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I'm currently a Computer science student and i have been mainly programming in C++ for about a year. I've search around different sites and some say you have to know basic stuff like:

Whats the difference between a class and a struct?
What is a constructor?
What is meant by a "deep copy"?
What is the difference between "pass by reference" and "pass by value"?
What is a static member function?
What is meant by a derived class?
What is a pure virtual function?

while others are more complex puzzles and problem solving questions.

Is there a basic criteria for a entry level programmer?

*Books i have (if it matters):
How to Program C++ 4th edition By Deitel
Programming and Problem solving in C++ 4th edition by Nell dale
Object Oriented Programming 4th edition by Joyce Farrell
Programming Interviews Exposed 2th edition By john Mongan, Noah Suojanen, Eric Giguere
Data Structures And Problem Solving Using C++ 2nd edition by Mark Weiss

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Last Post by falchion-gpx
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    an entry level programmer should be able to read, should be able to type, and should be able to learn. Anything else is a bonus. Read More

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    This response is a little late in the game, I guess. All the advice above is good, but sometimes translating that into practical knowledge can be...challenging. Many entry-level programmers I've worked with have a problem with humility. I know I had the same thing when I was first starting out … Read More

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It depends on the company. What you've listed are all basic pieces of knowledge that don't tell anybody whether you're a good programmer or not. Any reasonable company would be happy to hire a good C programmer, for example, if they wanted somebody good at writing C++. Certainly such a programmer would have experience in other languages that gives him a worldview that translates to C++. There are no good C programmers that only know C.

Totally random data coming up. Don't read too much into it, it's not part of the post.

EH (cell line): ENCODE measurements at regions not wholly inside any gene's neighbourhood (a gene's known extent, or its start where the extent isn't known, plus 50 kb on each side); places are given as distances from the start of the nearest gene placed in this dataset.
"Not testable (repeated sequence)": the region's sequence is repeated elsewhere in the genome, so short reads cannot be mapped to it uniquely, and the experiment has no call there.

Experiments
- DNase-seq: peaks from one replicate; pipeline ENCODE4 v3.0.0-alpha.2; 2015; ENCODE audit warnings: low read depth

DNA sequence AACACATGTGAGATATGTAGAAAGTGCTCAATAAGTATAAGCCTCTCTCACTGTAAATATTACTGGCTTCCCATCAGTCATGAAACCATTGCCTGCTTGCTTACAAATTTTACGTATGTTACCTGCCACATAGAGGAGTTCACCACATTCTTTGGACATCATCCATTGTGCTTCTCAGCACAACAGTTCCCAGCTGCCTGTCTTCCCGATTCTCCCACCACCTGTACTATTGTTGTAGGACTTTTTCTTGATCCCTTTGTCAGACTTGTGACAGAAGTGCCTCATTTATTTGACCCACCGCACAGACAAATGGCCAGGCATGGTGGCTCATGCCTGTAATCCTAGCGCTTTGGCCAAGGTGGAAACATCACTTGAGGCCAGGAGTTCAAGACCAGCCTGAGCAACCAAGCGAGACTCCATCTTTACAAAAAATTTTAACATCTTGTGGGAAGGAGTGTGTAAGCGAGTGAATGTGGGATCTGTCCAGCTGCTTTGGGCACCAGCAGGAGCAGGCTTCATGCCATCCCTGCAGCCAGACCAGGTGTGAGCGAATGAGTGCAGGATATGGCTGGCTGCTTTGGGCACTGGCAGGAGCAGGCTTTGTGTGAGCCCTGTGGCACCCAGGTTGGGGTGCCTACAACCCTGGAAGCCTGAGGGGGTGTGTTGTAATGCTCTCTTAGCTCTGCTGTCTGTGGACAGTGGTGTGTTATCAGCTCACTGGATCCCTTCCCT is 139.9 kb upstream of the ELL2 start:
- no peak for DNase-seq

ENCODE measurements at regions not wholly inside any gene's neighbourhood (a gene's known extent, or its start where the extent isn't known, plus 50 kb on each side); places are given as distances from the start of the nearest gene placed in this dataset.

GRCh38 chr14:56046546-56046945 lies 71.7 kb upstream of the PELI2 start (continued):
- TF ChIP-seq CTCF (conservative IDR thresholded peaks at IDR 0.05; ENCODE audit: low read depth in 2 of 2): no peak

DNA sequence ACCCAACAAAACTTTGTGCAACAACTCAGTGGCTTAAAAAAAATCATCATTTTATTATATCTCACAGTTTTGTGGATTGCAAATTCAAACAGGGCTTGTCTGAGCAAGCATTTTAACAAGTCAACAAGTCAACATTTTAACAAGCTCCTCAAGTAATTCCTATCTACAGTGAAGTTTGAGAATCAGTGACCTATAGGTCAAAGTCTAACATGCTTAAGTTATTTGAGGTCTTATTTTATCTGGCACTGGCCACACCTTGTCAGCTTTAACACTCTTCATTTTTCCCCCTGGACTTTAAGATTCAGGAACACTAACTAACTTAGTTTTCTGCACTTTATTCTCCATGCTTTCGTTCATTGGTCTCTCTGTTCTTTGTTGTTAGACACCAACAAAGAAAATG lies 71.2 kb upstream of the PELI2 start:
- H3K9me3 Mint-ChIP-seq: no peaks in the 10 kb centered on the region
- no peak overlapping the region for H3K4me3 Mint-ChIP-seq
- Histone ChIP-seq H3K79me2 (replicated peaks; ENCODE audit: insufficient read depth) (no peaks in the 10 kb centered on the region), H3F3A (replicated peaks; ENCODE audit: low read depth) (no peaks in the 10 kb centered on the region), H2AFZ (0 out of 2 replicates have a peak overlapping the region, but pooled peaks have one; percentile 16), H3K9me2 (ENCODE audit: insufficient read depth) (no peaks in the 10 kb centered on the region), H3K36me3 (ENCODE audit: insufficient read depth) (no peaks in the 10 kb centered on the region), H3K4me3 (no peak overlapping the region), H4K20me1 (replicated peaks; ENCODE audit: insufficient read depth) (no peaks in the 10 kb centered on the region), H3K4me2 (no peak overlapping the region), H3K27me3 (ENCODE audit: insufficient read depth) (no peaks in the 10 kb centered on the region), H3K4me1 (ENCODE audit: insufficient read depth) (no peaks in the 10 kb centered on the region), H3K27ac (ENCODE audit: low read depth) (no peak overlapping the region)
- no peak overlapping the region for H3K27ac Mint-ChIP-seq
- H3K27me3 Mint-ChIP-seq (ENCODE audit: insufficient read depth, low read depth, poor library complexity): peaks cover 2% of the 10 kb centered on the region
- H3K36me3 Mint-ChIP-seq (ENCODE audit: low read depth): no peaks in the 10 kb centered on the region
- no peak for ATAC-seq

The criteria for entry level programmer at companies that want and can recognize and get good programmers is different than that for companies that are retarded.

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an entry level programmer should be able to read, should be able to type, and should be able to learn. Anything else is a bonus.

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an entry level programmer should be able to read, should be able to type, and should be able to learn. Anything else is a bonus.

That's idiotic, an entry level programmer should also know how to solve algorithmic problems and math problems.

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That's idiotic, an entry level programmer should also know how to solve algorithmic problems and math problems.

anyone should be able to do that, we're talking about specific skills needed for programmers on top of what's needed to survive.

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Is there a basic criteria for a entry level programmer?

When hiring entry level programmers, I've always looked for three things:

  1. Willingness to learn: Since we're talking about bottom of the barrel as far as applicable skills goes, the candidate absolutely must be a sponge for knowledge.
  2. Passion: Entry level folks shouldn't be embittered by the field yet, so interest in everything (languages, tools, methodologies, etc...) is expected in a good candidate.